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JOYA Can Surprise, Fascinate, Encourage and Move. Paul Derrez, Joya 2020 Jury Member interviewed by Klimt02

Interview  /  Joya2020   Fairs   CriticalThinking   CarolinDenter
Published: 21.04.2020
Paul Derrez Paul Derrez
Author:
Carolin Denter
Edited by:
Klimt02
Edited at:
Barcelona
Edited on:
2020
.

© By the author. Read Klimt02.net Copyright.

Intro
JOYA Barcelona, the main art jewelry and art object event in Spain will take place with its 12th edition this year and focusses on new technologies and crafts:
 
The skilled and sensitive human interaction with technology, involved in jewellery and object making is arguably central to the maker’s art. The direct relationship with tools & materials is essential to control an intimate way of making. Through the exploitation to new technologies, the whole working process of the artist can change, but as well open new possibilities and creative paths are developed. 
 
In this second interview of three, we spoke to Jury Member Paul Derrez, jewellery artist and driving force behind Galerie Ra for 43 years. 
Paul, you are an important figure in the jewellery scene, you are not only one of the pioneers in Dutch auteur jewellery but you have also promoted auteur jewellery for over 43 years with your gallery Ra in Amsterdam and worldwide. This year you are selected as JOYA 2020 Jury Member. Please tell us more about your history, attitude and vision and how you perceive the JOYA fair. 
After two years of industrial design and one year of theatre study, I decided to go for goldsmithing, with the intention to take over the family business in Sittard, a little town in the south of the Netherlands. This jewellery- and watches-shop was opened by my grandfather early 20est century and continued by my father, both watch-makers, and since 1965 run by my mother, originally trained as a teacher.

My practical year for this course I could work in the workshop of Lous Martin and Hans Appenzeller, the owners of Galerie Sieraad in Amsterdam, the first in jewellery specialized gallery in the Netherlands. This was a wonderful introduction for me to the world of creative jewellery. I started to live in Amsterdam with Willem Hoogstede (a primary school teacher) and decided not to go back to the province. We are together since 1974. Although he had his own job, his support for Galerie Ra and my own career in jewellery was tremendous.

After Galerie Sieraad closed down, slowly the idea appeared to open a gallery for contemporary jewellery myself, which happened in 1976. Steady the group of exhibitors and the audience grew in number and developed from local to national, and from national to international. Thanks to a clear concept and vision, and an active education- and promotion-policy. The gallery-work was always 1st priority for me, but I managed to develop an oeuvre of jewellery and objects alongside.


Paul Derrez, Horn and Fan-pins, 1979. Silver.
 

When I started Ra Gallery, I was very eager to cross borders in craft, design, art, and fashion. An open attitude and experiments in concept, design, material, production, and way to wear, brought a new spirit and became a movement: The New Jewellery. Radical experiments freed the makers and the audience from old stereotypes, habits, and role-patterns. Later on, I preferred the term research instead of experiments. Research is a broader process that can include experiments.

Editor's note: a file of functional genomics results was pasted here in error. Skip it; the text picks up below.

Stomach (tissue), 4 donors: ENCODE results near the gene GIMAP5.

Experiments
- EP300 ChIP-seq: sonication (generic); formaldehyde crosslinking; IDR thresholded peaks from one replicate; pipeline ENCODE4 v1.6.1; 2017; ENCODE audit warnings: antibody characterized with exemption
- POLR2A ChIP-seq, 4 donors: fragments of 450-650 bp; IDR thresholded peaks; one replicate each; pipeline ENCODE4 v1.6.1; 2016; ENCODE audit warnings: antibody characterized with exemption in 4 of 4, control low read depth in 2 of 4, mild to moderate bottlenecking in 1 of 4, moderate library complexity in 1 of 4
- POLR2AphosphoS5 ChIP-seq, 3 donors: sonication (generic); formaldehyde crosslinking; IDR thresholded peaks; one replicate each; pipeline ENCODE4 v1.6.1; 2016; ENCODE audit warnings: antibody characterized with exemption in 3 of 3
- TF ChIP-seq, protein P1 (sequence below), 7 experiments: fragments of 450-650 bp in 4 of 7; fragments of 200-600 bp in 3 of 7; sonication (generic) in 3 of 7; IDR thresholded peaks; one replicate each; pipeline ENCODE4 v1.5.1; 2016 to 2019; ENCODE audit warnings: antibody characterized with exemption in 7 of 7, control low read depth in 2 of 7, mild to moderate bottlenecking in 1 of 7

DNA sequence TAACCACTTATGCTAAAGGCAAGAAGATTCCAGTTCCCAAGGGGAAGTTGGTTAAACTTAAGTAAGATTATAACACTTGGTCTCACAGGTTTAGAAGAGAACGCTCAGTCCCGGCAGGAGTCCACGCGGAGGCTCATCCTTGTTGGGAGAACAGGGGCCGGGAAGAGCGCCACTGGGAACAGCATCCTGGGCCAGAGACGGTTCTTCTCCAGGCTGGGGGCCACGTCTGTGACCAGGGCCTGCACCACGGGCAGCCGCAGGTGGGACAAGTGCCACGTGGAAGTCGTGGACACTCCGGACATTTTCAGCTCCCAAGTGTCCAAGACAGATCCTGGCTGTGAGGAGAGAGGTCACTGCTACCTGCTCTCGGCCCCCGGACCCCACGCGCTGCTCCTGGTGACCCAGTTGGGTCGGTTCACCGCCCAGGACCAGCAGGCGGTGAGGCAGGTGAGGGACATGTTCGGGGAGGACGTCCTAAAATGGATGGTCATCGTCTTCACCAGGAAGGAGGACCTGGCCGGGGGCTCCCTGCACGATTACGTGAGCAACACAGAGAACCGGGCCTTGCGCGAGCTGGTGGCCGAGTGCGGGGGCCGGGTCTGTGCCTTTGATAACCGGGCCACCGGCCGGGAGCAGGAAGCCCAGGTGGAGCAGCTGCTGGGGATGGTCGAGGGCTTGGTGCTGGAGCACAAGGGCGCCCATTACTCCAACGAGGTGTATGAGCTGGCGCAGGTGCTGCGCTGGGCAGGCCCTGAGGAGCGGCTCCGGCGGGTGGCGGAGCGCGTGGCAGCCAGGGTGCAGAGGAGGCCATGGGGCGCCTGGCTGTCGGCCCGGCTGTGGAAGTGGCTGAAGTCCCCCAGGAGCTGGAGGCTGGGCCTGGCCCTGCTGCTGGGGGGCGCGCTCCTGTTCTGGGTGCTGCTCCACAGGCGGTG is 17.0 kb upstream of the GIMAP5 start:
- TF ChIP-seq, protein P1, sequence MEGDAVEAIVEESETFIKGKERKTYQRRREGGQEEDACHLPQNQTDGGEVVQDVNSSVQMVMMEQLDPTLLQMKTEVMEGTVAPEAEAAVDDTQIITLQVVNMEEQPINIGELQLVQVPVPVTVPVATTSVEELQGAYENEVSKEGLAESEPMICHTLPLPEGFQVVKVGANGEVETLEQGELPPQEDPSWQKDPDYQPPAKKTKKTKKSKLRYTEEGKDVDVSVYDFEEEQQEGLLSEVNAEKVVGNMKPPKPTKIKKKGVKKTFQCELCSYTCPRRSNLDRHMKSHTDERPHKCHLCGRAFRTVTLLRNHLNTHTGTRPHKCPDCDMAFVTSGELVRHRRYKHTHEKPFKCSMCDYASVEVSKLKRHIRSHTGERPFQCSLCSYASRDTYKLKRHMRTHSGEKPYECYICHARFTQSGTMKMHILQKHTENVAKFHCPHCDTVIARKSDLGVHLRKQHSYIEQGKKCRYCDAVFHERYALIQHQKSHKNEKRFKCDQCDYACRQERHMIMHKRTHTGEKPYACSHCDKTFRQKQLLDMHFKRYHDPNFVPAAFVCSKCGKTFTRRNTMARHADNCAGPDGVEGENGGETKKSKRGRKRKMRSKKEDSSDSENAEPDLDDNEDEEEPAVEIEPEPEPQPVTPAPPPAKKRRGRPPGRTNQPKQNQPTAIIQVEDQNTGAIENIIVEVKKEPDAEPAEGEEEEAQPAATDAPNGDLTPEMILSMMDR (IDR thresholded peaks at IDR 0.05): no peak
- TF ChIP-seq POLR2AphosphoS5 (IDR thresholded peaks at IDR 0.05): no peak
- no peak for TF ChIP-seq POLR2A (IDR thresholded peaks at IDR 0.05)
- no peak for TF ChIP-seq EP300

History shows us, that research on how to make things, by hand or with tools or machines, ranging from granulation to 3D-printing, brings new possibilities. There is no hierarchy in material or technique itself, but there is a hierarchy in the clever use of material or technique. I find a technique like embossing, engraving, or electroforming equally inspiring and valuable as - for example - casting or printing. A lot of the quality in jewellery is realized through a mix of refined techniques. Therefore I am very happy to see those young jewellers again invest in a wide range of old and new, classic and advanced, techniques and processes.


Paul Derrez, Confetti-baskets, 2013. Silver, acrylic.


Compared to other creative professions (like architecture), jewellery-design and -production can be very independent and free:
An idea pops up one day, next day design is developed, the piece needs a day to be executed, and the next day its deleted or worn! What a luxury to explore this freedom!

Galerie Ra and the representation of its artists at fairs for 43 years have been a wonderful platform for interacting with the audience and an important source for feedback. In this respect, the JOYA-fair can do the same job for its participants. Not to provide the audience which what should be expected, but to surprise, to fascinate, to encourage and to move.
 

About the Interviewee

Jewellery maker Paul Derrez designed his first pieces in 1975, while interning as part of his goldsmith training at the Schoonhoven Vocational School in the Netherlands. In 1976, he opened Galerie Ra, and has since produced a large body of jewellery and objects, presented in this book as a virtually complete survey of his work. Colourful, whimsical, and idiosyncratic in form, the objects Derrez creates are a reflection of the craftsman and artist himself. Filled with illustrations and personal explanations, the book includes both his acclaimed and less well-known pieces, offering insight into his underlying interests and motives, as well as the relationship of his work to the spirit of the times.
Paul Derrez. Brooch: Pil Roulette, 2003. Aluminium, perspex, silver.. Paul Derrez
Brooch: Pil Roulette, 2003
Aluminium, perspex, silver.
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